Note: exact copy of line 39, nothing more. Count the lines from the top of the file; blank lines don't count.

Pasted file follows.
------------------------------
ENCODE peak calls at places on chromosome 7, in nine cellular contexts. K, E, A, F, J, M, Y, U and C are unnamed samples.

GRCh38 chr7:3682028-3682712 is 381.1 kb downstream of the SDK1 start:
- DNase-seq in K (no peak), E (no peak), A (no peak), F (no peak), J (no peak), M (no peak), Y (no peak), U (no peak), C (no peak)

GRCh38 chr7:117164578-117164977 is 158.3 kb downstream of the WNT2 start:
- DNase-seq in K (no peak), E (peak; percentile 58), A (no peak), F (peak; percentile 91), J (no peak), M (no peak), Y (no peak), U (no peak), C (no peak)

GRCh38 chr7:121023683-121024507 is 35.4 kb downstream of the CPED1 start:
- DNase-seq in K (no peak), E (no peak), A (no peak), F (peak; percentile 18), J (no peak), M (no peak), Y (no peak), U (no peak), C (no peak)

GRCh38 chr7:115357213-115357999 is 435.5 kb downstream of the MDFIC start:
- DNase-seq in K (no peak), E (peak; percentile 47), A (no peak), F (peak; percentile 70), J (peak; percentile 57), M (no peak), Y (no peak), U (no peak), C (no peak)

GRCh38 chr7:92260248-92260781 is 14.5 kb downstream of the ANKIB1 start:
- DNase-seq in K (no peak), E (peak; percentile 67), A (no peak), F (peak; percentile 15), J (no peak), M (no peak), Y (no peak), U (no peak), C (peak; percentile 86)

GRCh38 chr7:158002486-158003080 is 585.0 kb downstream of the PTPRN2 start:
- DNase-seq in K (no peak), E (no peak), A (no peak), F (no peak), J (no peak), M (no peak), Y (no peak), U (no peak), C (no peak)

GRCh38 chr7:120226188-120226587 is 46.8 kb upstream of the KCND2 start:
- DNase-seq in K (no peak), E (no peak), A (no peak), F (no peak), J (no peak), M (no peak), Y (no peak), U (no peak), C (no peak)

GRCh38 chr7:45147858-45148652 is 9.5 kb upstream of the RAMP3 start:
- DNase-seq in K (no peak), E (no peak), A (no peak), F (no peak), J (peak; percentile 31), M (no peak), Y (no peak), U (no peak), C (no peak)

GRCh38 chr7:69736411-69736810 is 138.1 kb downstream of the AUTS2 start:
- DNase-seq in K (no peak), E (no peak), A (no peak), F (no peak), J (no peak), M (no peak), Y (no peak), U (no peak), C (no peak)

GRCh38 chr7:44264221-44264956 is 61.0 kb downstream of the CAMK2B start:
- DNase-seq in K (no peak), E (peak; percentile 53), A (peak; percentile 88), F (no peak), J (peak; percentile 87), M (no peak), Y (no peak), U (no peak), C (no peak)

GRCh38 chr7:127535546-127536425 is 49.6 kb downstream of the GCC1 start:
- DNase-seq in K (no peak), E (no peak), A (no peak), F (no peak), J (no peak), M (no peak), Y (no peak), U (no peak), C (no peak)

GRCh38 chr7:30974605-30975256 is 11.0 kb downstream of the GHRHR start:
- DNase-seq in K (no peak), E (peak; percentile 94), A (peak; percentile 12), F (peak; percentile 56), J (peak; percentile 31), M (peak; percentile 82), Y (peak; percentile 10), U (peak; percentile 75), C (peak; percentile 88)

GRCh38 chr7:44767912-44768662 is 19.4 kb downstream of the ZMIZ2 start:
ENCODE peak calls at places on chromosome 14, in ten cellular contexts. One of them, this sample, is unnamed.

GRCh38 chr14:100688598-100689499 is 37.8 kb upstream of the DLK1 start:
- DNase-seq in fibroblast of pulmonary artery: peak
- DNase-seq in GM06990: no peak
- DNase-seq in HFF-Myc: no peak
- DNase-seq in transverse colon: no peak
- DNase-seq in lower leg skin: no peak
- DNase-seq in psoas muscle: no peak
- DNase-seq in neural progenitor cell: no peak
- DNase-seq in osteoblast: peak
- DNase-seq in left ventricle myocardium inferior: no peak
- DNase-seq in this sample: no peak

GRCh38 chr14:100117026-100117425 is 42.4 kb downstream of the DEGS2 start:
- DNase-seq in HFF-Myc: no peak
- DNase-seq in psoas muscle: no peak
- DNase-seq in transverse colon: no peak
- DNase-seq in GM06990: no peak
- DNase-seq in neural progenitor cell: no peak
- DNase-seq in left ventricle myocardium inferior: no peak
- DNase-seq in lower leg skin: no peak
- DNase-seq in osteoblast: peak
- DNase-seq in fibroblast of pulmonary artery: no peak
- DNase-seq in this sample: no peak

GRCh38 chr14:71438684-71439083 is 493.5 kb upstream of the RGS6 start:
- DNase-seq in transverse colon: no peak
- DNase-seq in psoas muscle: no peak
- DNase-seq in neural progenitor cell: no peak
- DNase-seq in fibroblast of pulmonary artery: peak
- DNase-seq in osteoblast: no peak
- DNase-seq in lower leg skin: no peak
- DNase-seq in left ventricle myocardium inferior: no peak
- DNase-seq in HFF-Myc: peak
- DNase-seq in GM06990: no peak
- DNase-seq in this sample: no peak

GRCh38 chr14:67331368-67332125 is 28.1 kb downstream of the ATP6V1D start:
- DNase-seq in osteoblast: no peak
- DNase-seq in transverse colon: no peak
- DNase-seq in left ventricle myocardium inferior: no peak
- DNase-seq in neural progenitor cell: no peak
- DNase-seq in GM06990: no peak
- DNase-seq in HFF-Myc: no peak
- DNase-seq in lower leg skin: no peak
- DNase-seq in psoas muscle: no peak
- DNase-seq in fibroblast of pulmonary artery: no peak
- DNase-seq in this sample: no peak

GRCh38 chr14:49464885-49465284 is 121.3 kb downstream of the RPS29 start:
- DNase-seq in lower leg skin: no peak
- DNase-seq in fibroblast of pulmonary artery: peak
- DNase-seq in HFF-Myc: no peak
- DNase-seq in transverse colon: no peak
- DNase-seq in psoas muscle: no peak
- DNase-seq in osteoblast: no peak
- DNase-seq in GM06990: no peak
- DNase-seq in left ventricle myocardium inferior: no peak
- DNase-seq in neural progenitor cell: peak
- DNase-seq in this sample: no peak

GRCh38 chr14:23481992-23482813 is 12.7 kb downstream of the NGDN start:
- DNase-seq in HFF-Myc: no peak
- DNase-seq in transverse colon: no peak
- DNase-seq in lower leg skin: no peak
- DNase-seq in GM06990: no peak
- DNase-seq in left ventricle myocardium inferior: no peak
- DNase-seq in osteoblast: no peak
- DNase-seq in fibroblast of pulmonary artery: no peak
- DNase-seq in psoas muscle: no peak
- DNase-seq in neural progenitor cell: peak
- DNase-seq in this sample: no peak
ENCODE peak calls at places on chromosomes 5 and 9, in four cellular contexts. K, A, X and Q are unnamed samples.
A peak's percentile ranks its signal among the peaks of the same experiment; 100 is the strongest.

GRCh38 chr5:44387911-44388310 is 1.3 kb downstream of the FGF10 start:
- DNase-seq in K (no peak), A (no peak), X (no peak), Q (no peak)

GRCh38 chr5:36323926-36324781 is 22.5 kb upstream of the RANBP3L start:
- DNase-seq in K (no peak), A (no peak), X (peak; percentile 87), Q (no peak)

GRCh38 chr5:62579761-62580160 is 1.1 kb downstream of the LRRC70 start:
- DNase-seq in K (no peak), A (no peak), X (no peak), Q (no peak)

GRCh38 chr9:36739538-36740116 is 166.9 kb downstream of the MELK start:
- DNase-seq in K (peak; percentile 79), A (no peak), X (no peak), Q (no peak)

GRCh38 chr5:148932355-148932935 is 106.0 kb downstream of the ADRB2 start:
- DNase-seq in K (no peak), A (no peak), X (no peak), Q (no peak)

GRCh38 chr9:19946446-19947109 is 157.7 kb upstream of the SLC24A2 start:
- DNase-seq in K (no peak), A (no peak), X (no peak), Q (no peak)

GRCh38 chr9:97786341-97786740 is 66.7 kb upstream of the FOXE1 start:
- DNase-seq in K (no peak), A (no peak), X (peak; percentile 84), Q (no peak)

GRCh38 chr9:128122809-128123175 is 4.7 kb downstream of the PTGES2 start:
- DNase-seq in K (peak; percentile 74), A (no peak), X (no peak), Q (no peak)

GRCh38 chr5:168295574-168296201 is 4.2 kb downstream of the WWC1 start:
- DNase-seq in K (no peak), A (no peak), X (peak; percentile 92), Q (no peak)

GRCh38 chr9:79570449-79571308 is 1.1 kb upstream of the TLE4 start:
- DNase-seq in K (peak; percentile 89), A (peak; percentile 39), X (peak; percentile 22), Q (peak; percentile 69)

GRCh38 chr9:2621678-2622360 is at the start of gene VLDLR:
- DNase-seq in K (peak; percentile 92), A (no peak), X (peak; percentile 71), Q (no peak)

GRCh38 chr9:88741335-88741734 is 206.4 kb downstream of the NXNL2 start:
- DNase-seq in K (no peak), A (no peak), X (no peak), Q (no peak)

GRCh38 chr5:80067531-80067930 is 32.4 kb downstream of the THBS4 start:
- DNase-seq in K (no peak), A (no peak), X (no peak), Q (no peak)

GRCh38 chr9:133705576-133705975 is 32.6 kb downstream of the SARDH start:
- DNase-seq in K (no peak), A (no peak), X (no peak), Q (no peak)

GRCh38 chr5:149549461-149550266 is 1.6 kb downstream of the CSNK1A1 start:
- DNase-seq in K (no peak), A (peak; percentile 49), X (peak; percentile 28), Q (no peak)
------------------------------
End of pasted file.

GRCh38 chr14:100117026-100117425 is 42.4 kb downstream of the DEGS2 start: